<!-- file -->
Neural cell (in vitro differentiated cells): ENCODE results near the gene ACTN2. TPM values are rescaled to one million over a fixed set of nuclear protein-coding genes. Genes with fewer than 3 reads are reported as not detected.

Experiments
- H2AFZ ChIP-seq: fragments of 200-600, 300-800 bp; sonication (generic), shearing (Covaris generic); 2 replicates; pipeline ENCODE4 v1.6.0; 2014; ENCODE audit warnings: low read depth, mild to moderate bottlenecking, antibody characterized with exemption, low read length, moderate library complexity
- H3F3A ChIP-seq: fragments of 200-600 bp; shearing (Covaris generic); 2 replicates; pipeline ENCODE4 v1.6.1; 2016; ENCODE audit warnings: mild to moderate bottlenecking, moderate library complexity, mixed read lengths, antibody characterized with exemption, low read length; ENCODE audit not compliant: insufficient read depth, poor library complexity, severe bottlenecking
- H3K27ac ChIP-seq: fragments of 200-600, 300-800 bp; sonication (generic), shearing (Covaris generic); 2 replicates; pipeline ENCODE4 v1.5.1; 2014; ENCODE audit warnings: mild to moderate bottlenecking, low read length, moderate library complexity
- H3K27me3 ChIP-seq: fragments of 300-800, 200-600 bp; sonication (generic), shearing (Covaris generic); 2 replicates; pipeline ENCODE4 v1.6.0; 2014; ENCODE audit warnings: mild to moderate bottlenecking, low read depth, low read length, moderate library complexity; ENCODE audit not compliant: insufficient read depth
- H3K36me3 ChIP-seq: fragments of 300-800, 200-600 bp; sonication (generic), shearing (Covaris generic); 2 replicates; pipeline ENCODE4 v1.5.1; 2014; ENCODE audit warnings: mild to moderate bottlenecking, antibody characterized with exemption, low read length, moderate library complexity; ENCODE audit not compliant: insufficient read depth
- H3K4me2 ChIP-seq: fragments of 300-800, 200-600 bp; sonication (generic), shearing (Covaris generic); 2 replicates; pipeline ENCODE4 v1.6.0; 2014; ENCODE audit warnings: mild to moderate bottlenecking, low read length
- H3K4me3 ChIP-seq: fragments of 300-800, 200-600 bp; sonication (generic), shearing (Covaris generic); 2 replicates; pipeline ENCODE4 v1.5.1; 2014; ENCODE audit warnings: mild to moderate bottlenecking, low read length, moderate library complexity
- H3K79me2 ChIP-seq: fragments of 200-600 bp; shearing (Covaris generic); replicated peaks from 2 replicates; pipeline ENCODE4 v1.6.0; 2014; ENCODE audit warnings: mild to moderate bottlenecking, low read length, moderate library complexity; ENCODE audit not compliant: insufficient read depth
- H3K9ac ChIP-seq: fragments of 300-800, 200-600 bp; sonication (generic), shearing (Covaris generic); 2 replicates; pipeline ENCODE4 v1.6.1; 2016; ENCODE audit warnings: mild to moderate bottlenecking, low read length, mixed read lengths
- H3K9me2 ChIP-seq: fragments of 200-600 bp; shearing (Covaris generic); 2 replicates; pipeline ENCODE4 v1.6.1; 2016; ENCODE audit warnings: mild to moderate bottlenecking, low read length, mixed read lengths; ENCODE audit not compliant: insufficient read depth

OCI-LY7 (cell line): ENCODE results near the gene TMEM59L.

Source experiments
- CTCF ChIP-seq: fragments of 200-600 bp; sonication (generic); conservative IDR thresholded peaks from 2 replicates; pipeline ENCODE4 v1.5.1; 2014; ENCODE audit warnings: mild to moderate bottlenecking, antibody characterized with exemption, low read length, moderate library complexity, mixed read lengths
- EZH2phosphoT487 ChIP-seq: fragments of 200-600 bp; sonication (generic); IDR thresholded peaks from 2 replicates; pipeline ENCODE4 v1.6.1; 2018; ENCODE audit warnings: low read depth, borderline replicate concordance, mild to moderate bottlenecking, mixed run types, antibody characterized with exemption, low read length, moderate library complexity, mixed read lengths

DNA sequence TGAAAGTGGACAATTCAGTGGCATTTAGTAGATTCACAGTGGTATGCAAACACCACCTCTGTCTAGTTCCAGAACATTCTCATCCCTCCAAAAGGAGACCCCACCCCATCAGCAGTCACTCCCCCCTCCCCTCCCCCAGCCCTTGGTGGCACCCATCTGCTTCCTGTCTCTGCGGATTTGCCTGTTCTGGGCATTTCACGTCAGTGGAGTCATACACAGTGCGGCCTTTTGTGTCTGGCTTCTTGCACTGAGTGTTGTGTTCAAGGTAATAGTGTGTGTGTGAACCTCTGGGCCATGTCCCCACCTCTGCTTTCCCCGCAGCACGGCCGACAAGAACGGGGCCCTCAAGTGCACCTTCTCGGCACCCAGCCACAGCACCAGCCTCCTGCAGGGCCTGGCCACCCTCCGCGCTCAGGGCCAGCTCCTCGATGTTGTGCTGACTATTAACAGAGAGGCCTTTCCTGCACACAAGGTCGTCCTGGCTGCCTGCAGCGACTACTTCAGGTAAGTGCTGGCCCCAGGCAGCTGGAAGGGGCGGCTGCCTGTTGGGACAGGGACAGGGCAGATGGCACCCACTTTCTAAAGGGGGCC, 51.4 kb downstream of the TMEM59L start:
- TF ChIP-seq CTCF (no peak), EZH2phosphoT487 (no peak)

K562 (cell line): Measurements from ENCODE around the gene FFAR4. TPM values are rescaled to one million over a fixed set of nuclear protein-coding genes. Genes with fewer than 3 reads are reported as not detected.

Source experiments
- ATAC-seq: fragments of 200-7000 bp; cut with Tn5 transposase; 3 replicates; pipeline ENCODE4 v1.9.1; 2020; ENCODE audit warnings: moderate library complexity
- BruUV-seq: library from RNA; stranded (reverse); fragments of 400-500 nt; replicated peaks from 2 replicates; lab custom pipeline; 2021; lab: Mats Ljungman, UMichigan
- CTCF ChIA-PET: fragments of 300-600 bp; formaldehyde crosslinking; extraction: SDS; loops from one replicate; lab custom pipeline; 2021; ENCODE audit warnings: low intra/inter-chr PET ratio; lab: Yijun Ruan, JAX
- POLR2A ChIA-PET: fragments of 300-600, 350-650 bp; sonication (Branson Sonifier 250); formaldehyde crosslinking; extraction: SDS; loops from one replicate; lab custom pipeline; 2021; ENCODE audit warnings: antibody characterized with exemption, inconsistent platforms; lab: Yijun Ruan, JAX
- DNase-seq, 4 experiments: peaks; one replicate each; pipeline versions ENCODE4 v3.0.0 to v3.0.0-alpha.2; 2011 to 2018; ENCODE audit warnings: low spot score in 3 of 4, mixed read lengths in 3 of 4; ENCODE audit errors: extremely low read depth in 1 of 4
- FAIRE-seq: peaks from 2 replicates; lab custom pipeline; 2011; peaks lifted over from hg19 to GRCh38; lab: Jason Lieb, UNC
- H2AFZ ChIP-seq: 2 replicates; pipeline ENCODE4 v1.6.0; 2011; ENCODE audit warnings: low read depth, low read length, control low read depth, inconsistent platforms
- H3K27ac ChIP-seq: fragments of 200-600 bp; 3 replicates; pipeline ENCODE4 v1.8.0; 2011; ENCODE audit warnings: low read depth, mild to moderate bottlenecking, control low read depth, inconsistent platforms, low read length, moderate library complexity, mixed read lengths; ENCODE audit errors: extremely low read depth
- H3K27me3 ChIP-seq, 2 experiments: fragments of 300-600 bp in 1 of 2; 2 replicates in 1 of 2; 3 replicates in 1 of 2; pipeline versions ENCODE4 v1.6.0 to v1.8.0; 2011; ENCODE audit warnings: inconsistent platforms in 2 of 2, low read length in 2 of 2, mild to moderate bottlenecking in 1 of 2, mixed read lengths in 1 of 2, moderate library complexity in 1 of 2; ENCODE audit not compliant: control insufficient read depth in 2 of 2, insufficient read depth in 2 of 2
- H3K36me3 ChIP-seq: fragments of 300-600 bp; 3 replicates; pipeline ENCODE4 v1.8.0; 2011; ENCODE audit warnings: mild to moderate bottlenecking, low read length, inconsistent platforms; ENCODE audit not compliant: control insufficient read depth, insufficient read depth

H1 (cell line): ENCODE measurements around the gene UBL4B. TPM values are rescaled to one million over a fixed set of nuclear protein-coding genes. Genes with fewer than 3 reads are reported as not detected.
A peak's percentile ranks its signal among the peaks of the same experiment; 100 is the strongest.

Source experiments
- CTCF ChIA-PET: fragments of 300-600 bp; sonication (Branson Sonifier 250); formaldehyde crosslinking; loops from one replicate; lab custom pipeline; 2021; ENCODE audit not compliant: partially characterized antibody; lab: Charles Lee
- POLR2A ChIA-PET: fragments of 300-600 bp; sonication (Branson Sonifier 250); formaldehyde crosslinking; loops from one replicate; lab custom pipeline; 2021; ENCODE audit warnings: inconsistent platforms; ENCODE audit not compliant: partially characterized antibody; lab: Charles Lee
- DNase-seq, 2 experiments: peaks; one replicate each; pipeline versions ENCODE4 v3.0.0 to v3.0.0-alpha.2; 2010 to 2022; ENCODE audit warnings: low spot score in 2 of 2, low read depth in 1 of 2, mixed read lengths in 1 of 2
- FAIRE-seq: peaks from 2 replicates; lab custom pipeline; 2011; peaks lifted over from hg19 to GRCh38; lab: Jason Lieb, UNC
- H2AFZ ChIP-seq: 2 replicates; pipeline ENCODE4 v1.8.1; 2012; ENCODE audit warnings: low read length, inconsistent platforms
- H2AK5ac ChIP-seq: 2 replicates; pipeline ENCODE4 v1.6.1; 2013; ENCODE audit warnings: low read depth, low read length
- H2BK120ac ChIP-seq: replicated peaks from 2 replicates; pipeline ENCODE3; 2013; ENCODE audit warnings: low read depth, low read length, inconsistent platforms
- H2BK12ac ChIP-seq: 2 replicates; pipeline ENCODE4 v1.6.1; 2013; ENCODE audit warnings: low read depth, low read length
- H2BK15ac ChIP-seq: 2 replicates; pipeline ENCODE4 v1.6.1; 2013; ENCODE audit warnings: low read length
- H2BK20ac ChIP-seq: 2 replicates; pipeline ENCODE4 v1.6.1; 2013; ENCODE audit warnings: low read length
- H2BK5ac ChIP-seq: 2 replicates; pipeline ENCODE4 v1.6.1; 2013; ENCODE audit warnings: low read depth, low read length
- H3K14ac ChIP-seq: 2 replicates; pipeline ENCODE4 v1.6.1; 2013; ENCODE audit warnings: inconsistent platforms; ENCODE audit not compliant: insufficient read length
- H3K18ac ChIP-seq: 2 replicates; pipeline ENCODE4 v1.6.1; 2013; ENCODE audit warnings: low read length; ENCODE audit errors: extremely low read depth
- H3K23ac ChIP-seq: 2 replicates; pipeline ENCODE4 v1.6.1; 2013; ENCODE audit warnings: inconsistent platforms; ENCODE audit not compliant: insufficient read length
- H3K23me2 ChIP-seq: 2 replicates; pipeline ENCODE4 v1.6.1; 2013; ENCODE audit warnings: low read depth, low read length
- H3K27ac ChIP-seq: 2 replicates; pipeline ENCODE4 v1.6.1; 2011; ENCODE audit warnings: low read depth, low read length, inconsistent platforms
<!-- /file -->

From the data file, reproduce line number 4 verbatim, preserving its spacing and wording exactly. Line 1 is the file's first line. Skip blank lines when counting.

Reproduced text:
- H3F3A ChIP-seq: fragments of 200-600 bp; shearing (Covaris generic); 2 replicates; pipeline ENCODE4 v1.6.1; 2016; ENCODE audit warnings: mild to moderate bottlenecking, moderate library complexity, mixed read lengths, antibody characterized with exemption, low read length; ENCODE audit not compliant: insufficient read depth, poor library complexity, severe bottlenecking